The three most common methods of using stolen creds are as follows:

  1. Credential Stuffing 

    Here attackers know the user details plus the password pairs (often taken in a leak) and they throw them at a bunch of services (SaaS app, etc…) to see if any of them are valid there. Common apps and services are particularly vulnerable to these attacks.

  2. Password Spraying

    The attacker has prior knowledge of passwords that are likely to be in use and targets a specific service. They guess potential usernames and use the known password set in the hope of hitting a successful login.

  3. Brute Force

    The attacker knows a targeted username in a specific service and just starts guessing passwords. Dictionary attacks are pretty common here, making it even more important to create random passwords.

More often than not, attackers use a combination of these practices, throwing spaghetti at the wall until they hit paydirt.



In the event that an identity is compromised, hackers can build on their initial foothold within the targeted organization to reach more sensitive data and systems. 

Common tactics include:

  • Lateral movement
  • Privilege escalation
  • Gaining persistence

Given these threats to the identity, organizations need to take proactive steps to protect themselves from identity-based attacks that use compromised credentials.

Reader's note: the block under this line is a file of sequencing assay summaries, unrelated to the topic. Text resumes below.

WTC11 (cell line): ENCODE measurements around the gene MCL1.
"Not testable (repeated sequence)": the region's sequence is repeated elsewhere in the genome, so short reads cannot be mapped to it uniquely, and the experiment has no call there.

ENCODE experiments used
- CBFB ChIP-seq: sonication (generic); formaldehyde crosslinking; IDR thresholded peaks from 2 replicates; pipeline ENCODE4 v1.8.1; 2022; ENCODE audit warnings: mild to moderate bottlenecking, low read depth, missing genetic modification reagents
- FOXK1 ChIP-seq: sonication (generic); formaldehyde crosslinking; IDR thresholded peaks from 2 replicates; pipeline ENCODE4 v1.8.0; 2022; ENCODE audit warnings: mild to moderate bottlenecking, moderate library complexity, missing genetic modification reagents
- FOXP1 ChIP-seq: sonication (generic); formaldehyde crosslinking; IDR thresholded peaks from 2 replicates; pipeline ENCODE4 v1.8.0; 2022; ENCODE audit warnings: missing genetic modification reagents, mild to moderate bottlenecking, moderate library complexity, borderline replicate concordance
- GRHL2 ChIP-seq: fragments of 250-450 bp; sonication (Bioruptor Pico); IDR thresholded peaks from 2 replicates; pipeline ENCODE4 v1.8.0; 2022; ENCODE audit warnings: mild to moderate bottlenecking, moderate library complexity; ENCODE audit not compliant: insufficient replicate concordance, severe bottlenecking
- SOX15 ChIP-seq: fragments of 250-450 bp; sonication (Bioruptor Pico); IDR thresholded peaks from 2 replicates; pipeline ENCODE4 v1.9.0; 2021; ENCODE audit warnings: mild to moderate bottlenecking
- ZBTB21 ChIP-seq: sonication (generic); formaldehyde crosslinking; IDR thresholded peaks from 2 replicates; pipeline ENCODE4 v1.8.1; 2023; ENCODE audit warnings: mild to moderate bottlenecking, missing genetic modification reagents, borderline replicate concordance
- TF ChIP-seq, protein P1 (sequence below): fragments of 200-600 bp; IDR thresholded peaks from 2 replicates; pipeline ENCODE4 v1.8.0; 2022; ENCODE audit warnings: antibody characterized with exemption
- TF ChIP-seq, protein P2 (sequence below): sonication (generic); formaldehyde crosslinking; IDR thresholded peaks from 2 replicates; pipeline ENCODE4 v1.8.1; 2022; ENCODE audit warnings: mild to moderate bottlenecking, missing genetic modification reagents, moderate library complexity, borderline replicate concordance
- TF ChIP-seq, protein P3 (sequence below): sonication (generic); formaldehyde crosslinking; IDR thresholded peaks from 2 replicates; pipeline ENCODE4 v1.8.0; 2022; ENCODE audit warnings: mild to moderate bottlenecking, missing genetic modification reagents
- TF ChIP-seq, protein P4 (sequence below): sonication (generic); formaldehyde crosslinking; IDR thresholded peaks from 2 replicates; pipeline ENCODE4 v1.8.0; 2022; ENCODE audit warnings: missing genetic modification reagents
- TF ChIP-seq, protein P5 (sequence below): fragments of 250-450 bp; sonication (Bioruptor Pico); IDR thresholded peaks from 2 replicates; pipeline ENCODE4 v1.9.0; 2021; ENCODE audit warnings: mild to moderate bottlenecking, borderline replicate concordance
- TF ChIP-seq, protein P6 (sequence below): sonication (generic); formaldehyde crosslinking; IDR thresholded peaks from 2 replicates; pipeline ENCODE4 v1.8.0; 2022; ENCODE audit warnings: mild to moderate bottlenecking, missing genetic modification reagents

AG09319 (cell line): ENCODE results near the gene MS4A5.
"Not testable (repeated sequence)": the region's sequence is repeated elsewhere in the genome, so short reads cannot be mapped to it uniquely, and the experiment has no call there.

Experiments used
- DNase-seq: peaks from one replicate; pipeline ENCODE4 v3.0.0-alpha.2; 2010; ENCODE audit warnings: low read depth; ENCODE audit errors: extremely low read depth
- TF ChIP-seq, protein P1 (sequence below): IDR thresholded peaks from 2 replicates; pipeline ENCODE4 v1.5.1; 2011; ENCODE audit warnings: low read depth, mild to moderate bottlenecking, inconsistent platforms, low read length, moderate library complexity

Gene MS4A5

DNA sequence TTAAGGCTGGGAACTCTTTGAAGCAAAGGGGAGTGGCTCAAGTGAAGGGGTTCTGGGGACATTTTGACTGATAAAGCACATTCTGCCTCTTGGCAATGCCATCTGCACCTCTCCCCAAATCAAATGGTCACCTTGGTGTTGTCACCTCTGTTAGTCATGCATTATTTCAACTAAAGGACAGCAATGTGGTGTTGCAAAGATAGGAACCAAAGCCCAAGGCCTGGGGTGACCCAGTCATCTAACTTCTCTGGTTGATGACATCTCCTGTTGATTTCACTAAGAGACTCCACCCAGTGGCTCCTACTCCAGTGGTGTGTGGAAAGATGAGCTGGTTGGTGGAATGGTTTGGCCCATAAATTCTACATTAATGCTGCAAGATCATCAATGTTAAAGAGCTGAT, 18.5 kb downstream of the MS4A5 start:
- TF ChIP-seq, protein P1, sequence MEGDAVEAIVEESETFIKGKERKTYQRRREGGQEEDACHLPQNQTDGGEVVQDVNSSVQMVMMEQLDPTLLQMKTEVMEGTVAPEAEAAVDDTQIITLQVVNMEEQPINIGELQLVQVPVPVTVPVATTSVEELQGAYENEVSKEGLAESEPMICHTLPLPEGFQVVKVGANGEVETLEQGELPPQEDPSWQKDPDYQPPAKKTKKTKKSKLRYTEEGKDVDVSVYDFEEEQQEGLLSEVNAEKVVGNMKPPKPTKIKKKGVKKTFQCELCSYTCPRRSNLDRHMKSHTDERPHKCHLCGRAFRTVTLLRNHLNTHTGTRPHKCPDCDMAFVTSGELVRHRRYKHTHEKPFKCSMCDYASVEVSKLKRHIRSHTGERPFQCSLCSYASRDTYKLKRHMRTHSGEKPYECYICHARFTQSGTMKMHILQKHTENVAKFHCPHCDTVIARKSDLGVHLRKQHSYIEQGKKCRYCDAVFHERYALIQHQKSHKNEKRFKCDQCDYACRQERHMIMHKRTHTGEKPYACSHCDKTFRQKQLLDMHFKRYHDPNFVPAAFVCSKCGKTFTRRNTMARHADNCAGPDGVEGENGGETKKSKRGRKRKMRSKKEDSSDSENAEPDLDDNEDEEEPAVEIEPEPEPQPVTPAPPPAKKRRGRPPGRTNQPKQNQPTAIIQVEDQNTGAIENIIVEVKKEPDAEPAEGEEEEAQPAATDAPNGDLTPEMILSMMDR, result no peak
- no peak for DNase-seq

How Can Identity Threat Detection and Response Protect Against Account Takeover Attacks? 

Once we take the realistic approach of assuming that attackers have probably breached our organization, we need to consider how to mitigate our overall risk and limit their ability to cause damage.

A new security discipline defined by Gartner, Identity Threat Detection and Response (ITDR) gives organizations the tools to protect their identity and access management (IAM) infrastructure. 

Authomize’s agentless ITDR Platform enables organizations to:

  • Eliminate their Identity Security Posture Risks with Just Enough Access Everywhere
  • Detect Active Threats Across Clouds (IaaS & SaaS) and IAM Infrastructure
  • Respond Effectively and In-line with Security Operations
  • Accelerate Investigation and Prioritize By Context

To learn more about Authomize and ITDR, request a complementary copy of Gartner’s “Enhance Your Cyberattack Preparedness With Identity Threat Detection and Response report.